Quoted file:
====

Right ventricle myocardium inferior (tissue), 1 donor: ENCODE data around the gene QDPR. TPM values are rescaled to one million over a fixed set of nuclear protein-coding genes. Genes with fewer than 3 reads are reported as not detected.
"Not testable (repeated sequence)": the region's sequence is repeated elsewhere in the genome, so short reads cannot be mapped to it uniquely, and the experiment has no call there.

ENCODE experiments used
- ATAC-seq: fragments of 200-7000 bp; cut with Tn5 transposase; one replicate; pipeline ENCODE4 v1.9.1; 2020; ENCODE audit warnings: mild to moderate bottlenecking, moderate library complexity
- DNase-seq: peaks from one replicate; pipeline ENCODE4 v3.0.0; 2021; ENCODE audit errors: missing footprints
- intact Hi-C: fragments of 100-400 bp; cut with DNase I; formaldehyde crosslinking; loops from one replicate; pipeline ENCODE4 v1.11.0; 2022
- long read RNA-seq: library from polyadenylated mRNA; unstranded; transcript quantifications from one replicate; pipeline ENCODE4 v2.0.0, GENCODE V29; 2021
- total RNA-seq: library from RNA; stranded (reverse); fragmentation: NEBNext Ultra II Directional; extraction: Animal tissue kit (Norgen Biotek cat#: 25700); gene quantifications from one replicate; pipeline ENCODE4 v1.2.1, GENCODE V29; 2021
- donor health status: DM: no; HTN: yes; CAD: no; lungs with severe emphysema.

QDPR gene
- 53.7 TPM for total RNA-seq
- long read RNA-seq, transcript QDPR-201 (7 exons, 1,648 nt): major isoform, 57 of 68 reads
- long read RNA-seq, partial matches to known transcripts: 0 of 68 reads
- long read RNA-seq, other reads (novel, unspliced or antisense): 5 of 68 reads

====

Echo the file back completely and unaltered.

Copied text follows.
Right ventricle myocardium inferior (tissue), 1 donor: ENCODE data around the gene QDPR. TPM values are rescaled to one million over a fixed set of nuclear protein-coding genes. Genes with fewer than 3 reads are reported as not detected.
"Not testable (repeated sequence)": the region's sequence is repeated elsewhere in the genome, so short reads cannot be mapped to it uniquely, and the experiment has no call there.

ENCODE experiments used
- ATAC-seq: fragments of 200-7000 bp; cut with Tn5 transposase; one replicate; pipeline ENCODE4 v1.9.1; 2020; ENCODE audit warnings: mild to moderate bottlenecking, moderate library complexity
- DNase-seq: peaks from one replicate; pipeline ENCODE4 v3.0.0; 2021; ENCODE audit errors: missing footprints
- intact Hi-C: fragments of 100-400 bp; cut with DNase I; formaldehyde crosslinking; loops from one replicate; pipeline ENCODE4 v1.11.0; 2022
- long read RNA-seq: library from polyadenylated mRNA; unstranded; transcript quantifications from one replicate; pipeline ENCODE4 v2.0.0, GENCODE V29; 2021
- total RNA-seq: library from RNA; stranded (reverse); fragmentation: NEBNext Ultra II Directional; extraction: Animal tissue kit (Norgen Biotek cat#: 25700); gene quantifications from one replicate; pipeline ENCODE4 v1.2.1, GENCODE V29; 2021
- donor health status: DM: no; HTN: yes; CAD: no; lungs with severe emphysema.

QDPR gene
- 53.7 TPM for total RNA-seq
- long read RNA-seq, transcript QDPR-201 (7 exons, 1,648 nt): major isoform, 57 of 68 reads
- long read RNA-seq, partial matches to known transcripts: 0 of 68 reads
- long read RNA-seq, other reads (novel, unspliced or antisense): 5 of 68 reads